Taxco - Of silver curios, cobbled pavements and a pink Church
Taxco Travel Blog› entry 3 of 10 › view all entries
Taxco is a few minutes away from Cuernavaca, and to any Mexican is synonymous with silver. Not just now, but from several centuries when it was first discovered. The thing you first notice about Taxco (pronounced Tahs-koh) is how hilly it is. It's located on a hill surrounded by lots of hills, and so far in my Mexico trip, this was the first time I felt I was in a European country. I've never been to Spain, but I can visualise it being hilly and lots of houses built in all directions and levels. Another thing that struck me when I went to this place was...erm... India! Especially the colourful streamers and hangings on the road (blue, pink and white).
Our first stop, as you'd expect in a tour was a store that sells silver artifacts and the first thing they do is take you to a setup of a mine and show you how it's done.
I've always hated shopping at the made-for-tourist stores, it also doesn't help that they sell things like silver that goes completely over my head, not to mention that I don't have one of those big bungalows to store it in. I wanted to hit the road soon, but all my other travel companions (a Filipino, 2 Mexican girls working as hotel concierge and a Spanish couple) were busy shopping and I didn't feel upto it venturing on my own.
I really like this place. It's your picture perfect sunny hilly town - as mentioned in the title earlier, cobbled pavements, houses just scattered around, very nice. The weather was also pleasant. I was surprised at how SUVs were making their way through those narrow hilly lanes though! Lunch was at the El Atria - horrible restaurant, see my review below. Less said, the better. But after lunch, we continued to make our way to the city centre with our guide explaining the various traditions of the place and its history, including the drawing in front of one of the Community Halls of the town that depicts men playing some kind of game with a hurling ball to win over God's approval (or something like that, forgot the actual story!).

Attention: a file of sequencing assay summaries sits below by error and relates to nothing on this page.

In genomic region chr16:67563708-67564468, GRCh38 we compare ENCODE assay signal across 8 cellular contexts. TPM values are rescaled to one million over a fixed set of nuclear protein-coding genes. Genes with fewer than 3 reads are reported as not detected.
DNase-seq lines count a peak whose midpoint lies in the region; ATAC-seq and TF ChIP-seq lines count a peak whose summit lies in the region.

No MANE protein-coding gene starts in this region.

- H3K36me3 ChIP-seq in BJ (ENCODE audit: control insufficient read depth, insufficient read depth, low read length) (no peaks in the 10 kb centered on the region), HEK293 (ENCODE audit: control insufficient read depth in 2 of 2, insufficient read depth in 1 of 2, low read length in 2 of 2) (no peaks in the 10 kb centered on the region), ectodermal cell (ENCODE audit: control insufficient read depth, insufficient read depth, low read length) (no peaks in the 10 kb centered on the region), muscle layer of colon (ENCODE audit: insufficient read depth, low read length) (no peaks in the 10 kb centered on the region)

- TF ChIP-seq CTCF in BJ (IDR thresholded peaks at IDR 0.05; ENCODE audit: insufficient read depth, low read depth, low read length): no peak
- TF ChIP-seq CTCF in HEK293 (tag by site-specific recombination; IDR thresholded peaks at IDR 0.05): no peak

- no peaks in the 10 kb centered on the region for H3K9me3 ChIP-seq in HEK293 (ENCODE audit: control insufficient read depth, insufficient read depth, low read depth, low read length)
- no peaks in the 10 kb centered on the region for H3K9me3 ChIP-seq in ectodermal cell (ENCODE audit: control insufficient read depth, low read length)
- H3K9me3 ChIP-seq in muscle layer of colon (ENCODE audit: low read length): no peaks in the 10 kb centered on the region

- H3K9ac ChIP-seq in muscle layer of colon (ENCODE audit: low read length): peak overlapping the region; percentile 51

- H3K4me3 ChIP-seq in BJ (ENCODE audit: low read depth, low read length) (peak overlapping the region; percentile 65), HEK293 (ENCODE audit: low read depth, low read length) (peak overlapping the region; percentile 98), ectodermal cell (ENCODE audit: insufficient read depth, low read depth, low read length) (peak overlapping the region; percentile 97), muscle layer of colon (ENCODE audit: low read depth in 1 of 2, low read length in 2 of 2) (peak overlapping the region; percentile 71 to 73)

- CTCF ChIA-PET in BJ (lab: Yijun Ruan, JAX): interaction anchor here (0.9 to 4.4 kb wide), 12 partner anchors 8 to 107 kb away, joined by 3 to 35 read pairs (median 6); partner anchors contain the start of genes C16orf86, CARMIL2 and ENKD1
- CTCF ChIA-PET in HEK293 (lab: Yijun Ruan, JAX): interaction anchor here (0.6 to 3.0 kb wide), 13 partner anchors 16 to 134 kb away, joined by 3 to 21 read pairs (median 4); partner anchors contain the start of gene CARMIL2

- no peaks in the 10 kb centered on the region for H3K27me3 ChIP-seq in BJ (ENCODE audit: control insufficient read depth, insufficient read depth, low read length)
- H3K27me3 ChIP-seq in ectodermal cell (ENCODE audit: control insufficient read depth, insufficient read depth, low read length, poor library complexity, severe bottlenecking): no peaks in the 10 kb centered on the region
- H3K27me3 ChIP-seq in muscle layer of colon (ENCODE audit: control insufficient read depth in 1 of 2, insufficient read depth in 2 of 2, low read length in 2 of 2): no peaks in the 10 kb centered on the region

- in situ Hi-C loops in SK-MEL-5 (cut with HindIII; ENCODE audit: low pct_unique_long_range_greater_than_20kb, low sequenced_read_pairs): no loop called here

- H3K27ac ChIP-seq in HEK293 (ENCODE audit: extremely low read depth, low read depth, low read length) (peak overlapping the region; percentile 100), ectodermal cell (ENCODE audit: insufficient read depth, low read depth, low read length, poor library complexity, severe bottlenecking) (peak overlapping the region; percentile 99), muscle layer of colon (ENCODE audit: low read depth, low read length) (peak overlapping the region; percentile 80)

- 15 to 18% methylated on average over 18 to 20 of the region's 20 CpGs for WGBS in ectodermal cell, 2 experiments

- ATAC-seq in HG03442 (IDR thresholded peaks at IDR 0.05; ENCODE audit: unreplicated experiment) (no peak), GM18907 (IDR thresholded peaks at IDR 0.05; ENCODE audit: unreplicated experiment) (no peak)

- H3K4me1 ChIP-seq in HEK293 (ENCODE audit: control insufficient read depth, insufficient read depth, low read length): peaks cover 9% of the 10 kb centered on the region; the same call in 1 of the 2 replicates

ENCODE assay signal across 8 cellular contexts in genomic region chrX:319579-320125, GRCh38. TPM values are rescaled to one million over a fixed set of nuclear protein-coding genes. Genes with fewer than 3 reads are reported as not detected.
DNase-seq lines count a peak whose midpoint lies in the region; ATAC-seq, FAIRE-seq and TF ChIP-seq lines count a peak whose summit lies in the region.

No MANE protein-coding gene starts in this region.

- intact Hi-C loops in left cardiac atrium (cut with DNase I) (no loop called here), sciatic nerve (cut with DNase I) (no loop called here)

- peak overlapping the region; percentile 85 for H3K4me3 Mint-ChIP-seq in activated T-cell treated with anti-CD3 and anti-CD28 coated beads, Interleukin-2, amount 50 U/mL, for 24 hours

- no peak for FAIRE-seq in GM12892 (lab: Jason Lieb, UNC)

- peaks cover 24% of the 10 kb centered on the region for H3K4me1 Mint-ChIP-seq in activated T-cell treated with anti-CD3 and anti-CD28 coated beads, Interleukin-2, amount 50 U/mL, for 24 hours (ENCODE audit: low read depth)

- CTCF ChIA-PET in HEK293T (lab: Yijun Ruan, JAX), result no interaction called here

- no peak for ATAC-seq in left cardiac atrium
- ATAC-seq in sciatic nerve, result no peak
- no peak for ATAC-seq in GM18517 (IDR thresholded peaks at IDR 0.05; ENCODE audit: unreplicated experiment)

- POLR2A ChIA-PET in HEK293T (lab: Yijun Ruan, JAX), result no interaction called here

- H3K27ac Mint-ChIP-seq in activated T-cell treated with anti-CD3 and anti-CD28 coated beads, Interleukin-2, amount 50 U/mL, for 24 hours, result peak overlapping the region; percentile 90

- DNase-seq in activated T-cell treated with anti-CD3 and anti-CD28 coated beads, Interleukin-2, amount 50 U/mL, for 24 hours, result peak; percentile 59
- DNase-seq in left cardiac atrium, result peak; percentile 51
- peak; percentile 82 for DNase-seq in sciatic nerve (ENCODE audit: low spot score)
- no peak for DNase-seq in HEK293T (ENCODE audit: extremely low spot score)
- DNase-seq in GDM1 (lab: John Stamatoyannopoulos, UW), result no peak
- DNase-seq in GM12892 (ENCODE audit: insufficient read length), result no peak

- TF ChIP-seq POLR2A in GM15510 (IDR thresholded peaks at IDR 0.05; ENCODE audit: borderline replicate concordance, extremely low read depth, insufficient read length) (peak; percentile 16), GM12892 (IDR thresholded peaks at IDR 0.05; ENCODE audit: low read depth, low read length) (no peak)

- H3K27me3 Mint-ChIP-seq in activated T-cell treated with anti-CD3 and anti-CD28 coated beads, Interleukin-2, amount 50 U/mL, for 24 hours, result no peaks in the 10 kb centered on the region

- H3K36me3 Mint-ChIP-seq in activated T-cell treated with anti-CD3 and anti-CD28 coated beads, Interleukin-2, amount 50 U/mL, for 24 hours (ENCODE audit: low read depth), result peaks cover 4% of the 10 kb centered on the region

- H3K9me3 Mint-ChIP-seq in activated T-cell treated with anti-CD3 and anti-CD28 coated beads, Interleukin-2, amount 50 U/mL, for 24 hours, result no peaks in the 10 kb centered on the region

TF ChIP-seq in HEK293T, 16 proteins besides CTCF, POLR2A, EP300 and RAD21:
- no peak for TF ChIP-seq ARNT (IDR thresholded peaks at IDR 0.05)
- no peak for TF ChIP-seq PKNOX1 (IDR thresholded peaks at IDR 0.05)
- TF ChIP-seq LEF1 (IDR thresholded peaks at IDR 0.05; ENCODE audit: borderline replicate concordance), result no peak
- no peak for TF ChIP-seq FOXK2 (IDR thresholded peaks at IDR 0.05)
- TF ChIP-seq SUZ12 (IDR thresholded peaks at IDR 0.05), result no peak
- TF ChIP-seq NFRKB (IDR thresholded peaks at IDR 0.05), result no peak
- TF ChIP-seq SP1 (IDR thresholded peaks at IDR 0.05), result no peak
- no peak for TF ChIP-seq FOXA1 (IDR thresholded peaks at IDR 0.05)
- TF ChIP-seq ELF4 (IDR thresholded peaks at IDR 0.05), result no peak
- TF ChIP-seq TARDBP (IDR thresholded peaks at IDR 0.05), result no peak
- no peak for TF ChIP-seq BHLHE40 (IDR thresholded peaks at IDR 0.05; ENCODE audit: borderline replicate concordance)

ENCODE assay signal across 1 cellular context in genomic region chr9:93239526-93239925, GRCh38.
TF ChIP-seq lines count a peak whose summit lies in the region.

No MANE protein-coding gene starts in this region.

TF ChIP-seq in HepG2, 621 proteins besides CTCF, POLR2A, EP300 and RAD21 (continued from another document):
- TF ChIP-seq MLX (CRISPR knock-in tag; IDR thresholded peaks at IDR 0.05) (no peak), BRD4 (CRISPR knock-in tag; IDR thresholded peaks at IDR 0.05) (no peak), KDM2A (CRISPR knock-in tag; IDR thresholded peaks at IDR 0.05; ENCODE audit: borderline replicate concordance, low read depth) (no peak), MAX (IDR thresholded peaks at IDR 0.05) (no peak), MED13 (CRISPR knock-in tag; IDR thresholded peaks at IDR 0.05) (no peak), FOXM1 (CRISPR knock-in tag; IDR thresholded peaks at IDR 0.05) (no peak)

The one running theme that I noticed in this town was the abundance of silver shops. Silver seems to come in every form - big statues, small statues, tiny souvenirs, the works. It was about 3pm and we made our way up the hill, up the cobbled pavements to the city centre, or the Plaza Borda. This is a very tiny centre, VERY. But it's so crowded and not even in a touristy way, but in a genuine "all the locals converge here" kind of way. Our guide was waiting for us and he ushered us into the landmark of this town...the Church!
Santa Prisca y San Sebastian Church is the centrepiece pink Parish church with 2 imposing twin towers that towers over the town's skyline. The story goes that there was a French miner, Jose de la Borda who struck it rich in the silver mines and as a "thank you" to God, he funded the church.
This was the first Church I was entering in Mexico and it already tells me that this IS going to be a country full of opulent churches. Inside the church, you had simple wooden pews and floor, but the decorations were intricate - you have gold leafed saints and angels, they're there in all 4 walls of towering heights, I could only stand there and think how did they get this up that high? It was also interesting comparing this with the churches I've seen in the UK - the UK had stain glass paintings but weren't too big on the ornaments inside.
After this, we were led to the interesting Silver Museum that had some really interesting silver 'creations'. including a picture of a warrior with about 4000 of his "hair" strands all made in silver. The only thing that was annoying me about this tour was the constant push to visit the shops first and make a purchase.
It was about 330pm by now and the tour guide gave us time till 5pm to head back down the hill to the silver store where we first went to. I badly wanted to climb higher to get more panoramic and higher views of the Church. So I went along with the Filipino guy and the Mexican girls, and climbed up steep steep hills (God bless the cars that go up and down this road) and finally made it to a view point.
I got back to the hotel, turned on the telly to see the latest tally on the Mumbai killings and had dinner downstairs in the horrible restaurant. Day one done, and thoroughly enjoyed!